Can a debt collector put a lien on your home? Worse yet, can a debt collector foreclose on your house?

*** New Arizona Court Decision ***

Recently, the Arizona Court of Appeals addressed these questions in Pac. W. Bank v. Castleton, No. 1 CA-CV 17-0667 (Ariz. Ct. App. Dec. 27, 2018).

This court decision brought some needed clarity to the question of whether or not your home is in danger if you are struggling to pay your credit card bills. Let’s address these questions separately.

Can a Debt Collector Put a Lien on My Home?

Before a debt collector can even think of putting a lien on your home they are required to file a lawsuit against you, win that lawsuit, and have the court sign a formal judgment against you. If there is no judgment there can’t be a lien (exempt for certain tax debts and HOA debts).

Under Arizona law, an individual or a married couple may claim a homestead exemption in their personal residence of up to $150,000 in equity, which is “exempt from attachment, execution and forced sale.” A.R.S. § 33-1101(A). This “homestead exemption” applies to a single family home, a condominium, or mobile home, so long as you actually reside there.

Further, Arizona provides that any person entitled to a homestead exemption “holds the homestead property free and clear of the judgment lien.” A.R.S. § 33-964(B).

This is where it gets confusing. Arizona law also has a statute that states “[p]ursuant to the judgment lien statutes, a recorded judgment becomes a lien on all real property owned by the judgment debtor, A.R.S. § 33-961(A), unless the property is “exempt from execution, including homestead property.” A.R.S. § 33-964(A). ”.

So one statute states that your home is exempt, but the other statute states that a “judgment Lien”, when recorded with the county recorder, acts as a lien on “all real property”.

The Arizona Court of Appeals held that the key to resolving these two seemingly conflicting laws is found in A.R.S. § 33-964(A), which states that If the “property is exempt from execution, including homestead property” that there is no lien.

So, the Arizona court ruled that a creditor with a judgment cannot put a lien on your home if it is your “homestead” (i.e., you live there).

The court went even further and ruled that even if you have more than $150,000 in equity that a creditor with a judgment cannot lien your home.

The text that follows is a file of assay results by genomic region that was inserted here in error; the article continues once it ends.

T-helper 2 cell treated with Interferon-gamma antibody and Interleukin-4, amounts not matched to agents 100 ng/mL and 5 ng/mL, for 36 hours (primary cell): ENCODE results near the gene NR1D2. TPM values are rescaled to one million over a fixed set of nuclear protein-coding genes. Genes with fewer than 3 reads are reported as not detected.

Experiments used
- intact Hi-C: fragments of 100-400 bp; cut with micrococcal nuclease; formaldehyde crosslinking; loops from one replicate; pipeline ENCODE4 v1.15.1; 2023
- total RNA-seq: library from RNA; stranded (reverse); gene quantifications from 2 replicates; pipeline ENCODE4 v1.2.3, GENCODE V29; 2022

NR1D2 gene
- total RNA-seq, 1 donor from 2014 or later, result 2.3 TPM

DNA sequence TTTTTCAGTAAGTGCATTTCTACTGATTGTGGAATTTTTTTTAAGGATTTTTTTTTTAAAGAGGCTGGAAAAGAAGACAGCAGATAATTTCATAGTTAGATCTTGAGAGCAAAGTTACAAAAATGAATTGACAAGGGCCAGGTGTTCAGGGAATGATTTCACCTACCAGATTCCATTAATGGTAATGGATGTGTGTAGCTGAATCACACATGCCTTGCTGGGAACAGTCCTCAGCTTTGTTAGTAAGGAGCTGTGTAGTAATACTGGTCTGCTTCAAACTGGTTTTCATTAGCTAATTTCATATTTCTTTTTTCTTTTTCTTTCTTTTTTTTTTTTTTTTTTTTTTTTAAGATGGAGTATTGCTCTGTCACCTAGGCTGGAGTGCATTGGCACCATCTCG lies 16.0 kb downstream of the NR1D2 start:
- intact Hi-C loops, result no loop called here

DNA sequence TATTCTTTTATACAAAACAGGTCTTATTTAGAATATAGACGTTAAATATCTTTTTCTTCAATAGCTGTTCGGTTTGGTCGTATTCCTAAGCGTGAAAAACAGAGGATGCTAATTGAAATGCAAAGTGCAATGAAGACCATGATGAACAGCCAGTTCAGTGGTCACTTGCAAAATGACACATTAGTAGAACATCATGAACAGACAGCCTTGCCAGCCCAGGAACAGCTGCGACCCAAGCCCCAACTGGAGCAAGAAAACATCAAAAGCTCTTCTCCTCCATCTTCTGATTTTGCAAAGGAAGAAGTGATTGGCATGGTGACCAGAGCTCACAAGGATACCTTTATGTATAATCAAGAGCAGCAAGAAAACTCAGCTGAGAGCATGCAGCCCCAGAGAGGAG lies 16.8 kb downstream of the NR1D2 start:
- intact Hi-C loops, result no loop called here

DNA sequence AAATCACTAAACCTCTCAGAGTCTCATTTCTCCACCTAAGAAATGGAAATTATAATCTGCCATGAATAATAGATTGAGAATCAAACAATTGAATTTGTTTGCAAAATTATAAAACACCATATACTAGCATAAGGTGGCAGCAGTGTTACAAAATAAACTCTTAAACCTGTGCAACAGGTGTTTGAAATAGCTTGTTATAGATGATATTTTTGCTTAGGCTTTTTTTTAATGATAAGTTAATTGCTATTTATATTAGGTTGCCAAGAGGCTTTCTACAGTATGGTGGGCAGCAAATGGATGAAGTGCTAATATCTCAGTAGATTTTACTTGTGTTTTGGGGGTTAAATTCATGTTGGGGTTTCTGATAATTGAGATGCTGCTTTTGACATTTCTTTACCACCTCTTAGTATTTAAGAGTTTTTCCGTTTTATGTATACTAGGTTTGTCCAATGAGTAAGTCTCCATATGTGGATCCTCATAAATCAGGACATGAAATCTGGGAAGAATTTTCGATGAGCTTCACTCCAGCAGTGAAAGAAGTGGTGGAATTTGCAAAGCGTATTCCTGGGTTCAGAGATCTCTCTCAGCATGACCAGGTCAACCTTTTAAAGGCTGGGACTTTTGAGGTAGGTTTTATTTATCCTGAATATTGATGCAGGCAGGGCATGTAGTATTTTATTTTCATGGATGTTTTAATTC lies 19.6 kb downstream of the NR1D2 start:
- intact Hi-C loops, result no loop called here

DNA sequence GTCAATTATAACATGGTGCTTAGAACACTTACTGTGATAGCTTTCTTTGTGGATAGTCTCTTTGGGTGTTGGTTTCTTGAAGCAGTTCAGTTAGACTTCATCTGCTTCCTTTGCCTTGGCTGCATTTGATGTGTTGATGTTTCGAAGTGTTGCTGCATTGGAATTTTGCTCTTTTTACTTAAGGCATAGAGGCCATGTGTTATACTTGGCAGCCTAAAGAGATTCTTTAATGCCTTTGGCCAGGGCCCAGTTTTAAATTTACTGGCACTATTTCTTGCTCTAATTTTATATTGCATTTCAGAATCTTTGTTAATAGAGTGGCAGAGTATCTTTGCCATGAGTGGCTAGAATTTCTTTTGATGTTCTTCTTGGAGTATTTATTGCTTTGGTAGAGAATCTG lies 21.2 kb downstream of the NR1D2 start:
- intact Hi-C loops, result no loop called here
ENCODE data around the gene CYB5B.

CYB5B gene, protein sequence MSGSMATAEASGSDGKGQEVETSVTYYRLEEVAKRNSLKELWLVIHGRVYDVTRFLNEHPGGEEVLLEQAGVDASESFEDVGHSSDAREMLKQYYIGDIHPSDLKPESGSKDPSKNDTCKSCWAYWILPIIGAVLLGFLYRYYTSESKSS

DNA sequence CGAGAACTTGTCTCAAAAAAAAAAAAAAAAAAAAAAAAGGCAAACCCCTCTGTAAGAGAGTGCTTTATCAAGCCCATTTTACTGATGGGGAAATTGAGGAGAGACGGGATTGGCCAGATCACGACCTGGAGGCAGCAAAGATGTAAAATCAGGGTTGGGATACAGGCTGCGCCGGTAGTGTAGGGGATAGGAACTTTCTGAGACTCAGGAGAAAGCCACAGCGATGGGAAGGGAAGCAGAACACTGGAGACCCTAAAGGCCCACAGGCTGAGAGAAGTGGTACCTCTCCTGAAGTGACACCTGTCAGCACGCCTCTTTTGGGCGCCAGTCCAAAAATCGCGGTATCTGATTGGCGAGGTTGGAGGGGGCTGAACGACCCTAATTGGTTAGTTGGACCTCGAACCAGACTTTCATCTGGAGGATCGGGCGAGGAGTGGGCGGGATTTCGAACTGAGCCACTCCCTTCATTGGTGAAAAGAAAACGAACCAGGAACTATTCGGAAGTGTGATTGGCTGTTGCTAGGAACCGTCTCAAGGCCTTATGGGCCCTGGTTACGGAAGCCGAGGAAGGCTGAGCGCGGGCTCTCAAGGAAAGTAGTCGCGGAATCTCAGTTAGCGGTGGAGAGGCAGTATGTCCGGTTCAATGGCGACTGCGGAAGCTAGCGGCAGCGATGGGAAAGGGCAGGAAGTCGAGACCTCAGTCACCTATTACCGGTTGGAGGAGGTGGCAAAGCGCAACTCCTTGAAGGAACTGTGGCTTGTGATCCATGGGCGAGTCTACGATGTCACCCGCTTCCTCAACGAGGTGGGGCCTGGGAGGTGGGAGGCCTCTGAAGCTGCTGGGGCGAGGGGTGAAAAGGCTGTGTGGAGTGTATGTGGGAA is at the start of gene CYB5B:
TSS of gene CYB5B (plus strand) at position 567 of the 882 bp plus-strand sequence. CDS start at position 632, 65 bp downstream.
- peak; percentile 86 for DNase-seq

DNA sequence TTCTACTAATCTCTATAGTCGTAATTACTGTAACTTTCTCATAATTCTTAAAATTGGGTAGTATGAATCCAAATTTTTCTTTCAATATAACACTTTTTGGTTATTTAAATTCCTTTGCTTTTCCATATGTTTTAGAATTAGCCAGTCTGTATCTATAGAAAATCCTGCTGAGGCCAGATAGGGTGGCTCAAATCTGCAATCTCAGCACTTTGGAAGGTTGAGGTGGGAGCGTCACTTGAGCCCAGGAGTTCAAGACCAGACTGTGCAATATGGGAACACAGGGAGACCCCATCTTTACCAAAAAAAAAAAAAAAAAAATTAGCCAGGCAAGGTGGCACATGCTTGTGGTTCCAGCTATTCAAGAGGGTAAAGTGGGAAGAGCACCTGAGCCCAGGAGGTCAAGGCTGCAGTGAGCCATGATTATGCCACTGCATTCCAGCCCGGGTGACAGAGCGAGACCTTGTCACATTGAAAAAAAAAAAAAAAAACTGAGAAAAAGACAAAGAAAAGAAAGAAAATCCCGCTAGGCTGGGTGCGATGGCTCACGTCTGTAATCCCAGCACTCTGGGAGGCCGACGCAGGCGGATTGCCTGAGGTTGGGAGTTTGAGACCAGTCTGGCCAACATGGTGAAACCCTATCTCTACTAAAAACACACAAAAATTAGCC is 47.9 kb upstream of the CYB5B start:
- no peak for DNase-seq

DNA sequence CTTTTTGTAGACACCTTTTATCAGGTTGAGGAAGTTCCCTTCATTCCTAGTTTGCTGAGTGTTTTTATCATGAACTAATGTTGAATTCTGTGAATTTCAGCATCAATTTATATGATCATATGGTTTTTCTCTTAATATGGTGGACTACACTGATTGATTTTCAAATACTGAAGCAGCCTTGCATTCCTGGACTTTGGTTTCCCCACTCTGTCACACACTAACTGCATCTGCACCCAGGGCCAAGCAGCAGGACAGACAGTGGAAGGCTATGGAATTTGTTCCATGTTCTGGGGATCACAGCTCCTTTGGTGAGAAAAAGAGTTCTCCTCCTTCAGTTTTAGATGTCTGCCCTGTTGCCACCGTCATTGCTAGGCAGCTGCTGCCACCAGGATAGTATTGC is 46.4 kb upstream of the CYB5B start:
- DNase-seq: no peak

This is huge.

Because often what a creditor would do after they received a judgment would be to record it and then sit back and wait for you to sell or refinance your home. Then, because they had a lien (or so they thought), they would be paid out of any proceeds you have that exceeded your $150,000 homestead exemption. Under this Arizona court decision, the court has ruled that the judgment would not act as a lien against your homestead property even if you have more than $150,000.

If you own a home this will make it much more difficult for creditors to collect from you and further will give you additional leverage if you are trying to settle debts because they don’t have collection power they once thought they did.

Can a Debt Collector Foreclose on Your Home?

You may be thinking, “didn’t he just answer this?”

This question is slightly different. As discussed in the question above, a debt collector cannot put a lien on your home if it is your homestead.

However, in the Pac. W. Bank v. Castletondecision the Arizona Court of Appeals ruled that a creditor that has a judgment can satisfy the judgment “by conducting a judicial sale under § 33-1105, but only if it could sell the Home for more than “the sum of the homestead plus the amount of any consensual liens on the property having priority to the judgment.” A.R.S. § 33-1105” Pac. W. Bank v. Castleton, No. 1 CA-CV 17-0667, at *5 (Ariz. Ct. App. Dec. 27, 2018)

Let’s unpack that a bit.

What the court is saying is that a creditor with a judgment can force the sale of your home, even your homestead home, but only if they could sell your home for more than the total of any mortgages you have on the home plus your $150,000 homestead exemption.

For example, let’s say you have a home that is valued at $350,000. Let’s say you have a first mortgage of $225,000 owing. To determine if a creditor could force the sale of your house you take the amount owed on your mortgage ($225,000) and add that to the homestead exemption ($150,000), and you get $275,000. Because the house is valued at $350,000 if the creditor were to force the sale of the house the creditor could pay off the mortgage, pay you $150,000 for the homestead exemption, and then use any additional proceeds to pay off any amounts owed to the creditor under the judgment.

However, let’s say that your home is valued at $350,000, but you still owe $300,000 on your mortgage. When we add the mortgage ($300,000) to the homestead exemption ($150,000) we get $450,000. Because the house is only valued at $350,000 the creditor would not be able to force the sale of your house because there isn’t enough value in your home to pay off both the homestead exemption and the mortgage loan.

This is all good news for consumers, particularly those are dealing with junk debt buyers who often obtain default judgments against consumers without proper notice.

If you are needing to file bankruptcy or needing some help with your debt problems you can give me a call at (480) 420-4028 or schedule an appointment online by clicking below:

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John Skiba, Esq. John Skiba, Esq.

We offer a free consultation to discuss your debt problem and help you put together a game plan to eliminate your debt once and for all. Give us a call at (480) 420-4028

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